Today marks my ten-year blogging anniversary. That doesn't seem possible, but there it is: ten years since I sat down and chose a Blogger template and starting typing away into the void. So what have I learned in all that time (and after all that blather?)
Where It Fits and How It's Done
I may well have been the first science blogger, because it didn't take me long to start talking about drug discovery, as opposed to current events and the like. (Even in 2002, I thought that blogging the news was an overcrowded field, and little did I know how much more crowded it would become). But blogging drug discovery still isn't a very crowded field at all, for various reasons. One of those surely is that most of it is done in an industrial setting, and very few people have felt comfortable blogging from inside a drug company.
The fact that I do so might be due to circumstances that are hard to repeat. It helped that I started out before most people had any idea of what a blog was, and it probably helped that my company's highest management levels at the time were on another continent and spoke another language. And naturally, it's also helped that I've carefully avoided ever being seen as a spokesperson for any company I've worked for. (Or a source of inside information, God forbid). But there are so many topics to write about that this has never been a real problem. When I started, I wondered if I'd be able to keep things up, but there's hardly a day when I don't find something to write about. The material just keeps coming, and I'm glad of it.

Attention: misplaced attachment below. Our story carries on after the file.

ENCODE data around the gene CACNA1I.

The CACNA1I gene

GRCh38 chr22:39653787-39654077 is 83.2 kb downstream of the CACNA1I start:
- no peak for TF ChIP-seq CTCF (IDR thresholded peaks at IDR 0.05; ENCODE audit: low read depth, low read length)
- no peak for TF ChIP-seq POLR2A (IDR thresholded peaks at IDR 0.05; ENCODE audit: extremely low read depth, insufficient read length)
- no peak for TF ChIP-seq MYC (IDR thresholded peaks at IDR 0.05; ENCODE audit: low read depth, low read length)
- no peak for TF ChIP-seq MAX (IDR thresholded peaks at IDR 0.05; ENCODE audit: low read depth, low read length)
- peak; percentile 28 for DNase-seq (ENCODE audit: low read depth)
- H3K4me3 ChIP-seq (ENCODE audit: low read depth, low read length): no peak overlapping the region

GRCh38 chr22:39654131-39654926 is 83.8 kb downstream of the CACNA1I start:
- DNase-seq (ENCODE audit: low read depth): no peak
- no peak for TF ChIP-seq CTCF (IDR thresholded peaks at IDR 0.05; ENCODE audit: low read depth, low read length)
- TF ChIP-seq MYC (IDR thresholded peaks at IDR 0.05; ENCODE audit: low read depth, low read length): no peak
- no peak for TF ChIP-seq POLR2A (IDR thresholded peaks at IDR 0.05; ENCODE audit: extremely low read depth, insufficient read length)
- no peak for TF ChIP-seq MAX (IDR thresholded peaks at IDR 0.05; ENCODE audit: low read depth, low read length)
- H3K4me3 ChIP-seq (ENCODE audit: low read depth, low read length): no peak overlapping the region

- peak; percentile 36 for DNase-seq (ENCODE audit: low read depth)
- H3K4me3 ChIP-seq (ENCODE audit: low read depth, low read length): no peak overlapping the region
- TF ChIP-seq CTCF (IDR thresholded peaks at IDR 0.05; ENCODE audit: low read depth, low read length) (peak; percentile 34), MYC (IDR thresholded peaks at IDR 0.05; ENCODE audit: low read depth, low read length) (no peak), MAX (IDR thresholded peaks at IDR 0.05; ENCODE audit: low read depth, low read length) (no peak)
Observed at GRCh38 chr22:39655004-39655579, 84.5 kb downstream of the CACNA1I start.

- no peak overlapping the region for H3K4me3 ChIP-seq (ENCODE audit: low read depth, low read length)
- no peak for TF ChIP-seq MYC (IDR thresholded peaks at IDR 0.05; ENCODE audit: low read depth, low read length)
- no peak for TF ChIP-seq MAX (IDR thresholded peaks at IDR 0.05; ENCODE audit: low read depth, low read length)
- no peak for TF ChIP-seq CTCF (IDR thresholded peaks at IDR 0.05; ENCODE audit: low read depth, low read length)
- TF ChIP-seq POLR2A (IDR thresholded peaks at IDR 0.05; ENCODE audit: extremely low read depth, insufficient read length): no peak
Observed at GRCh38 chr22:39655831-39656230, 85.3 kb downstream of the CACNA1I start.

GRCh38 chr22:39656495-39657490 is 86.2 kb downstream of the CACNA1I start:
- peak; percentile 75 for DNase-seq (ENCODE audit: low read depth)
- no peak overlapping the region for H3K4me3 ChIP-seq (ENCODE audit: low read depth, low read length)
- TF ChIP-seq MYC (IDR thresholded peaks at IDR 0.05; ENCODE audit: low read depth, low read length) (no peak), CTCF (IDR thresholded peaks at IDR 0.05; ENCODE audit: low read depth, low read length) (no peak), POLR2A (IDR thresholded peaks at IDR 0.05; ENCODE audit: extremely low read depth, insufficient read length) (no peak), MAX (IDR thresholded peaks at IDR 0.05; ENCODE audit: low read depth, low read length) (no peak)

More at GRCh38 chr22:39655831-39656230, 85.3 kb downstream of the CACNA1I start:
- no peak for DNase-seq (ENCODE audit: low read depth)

That's because I actually enjoy doing this - I don't suppose I could have lasted this long if I didn't! I compose quickly, and type quickly, which helps keep blogging from becoming a chore. As for what to write about, keeping up with the literature and the industry is something that I would have been doing already, and it really doesn't add much time to sit down and write up something about what I've been reading and thinking. (It helps, in fact, to clarify my thoughts - I'm sure that I retain a lot more information for having blogged about it).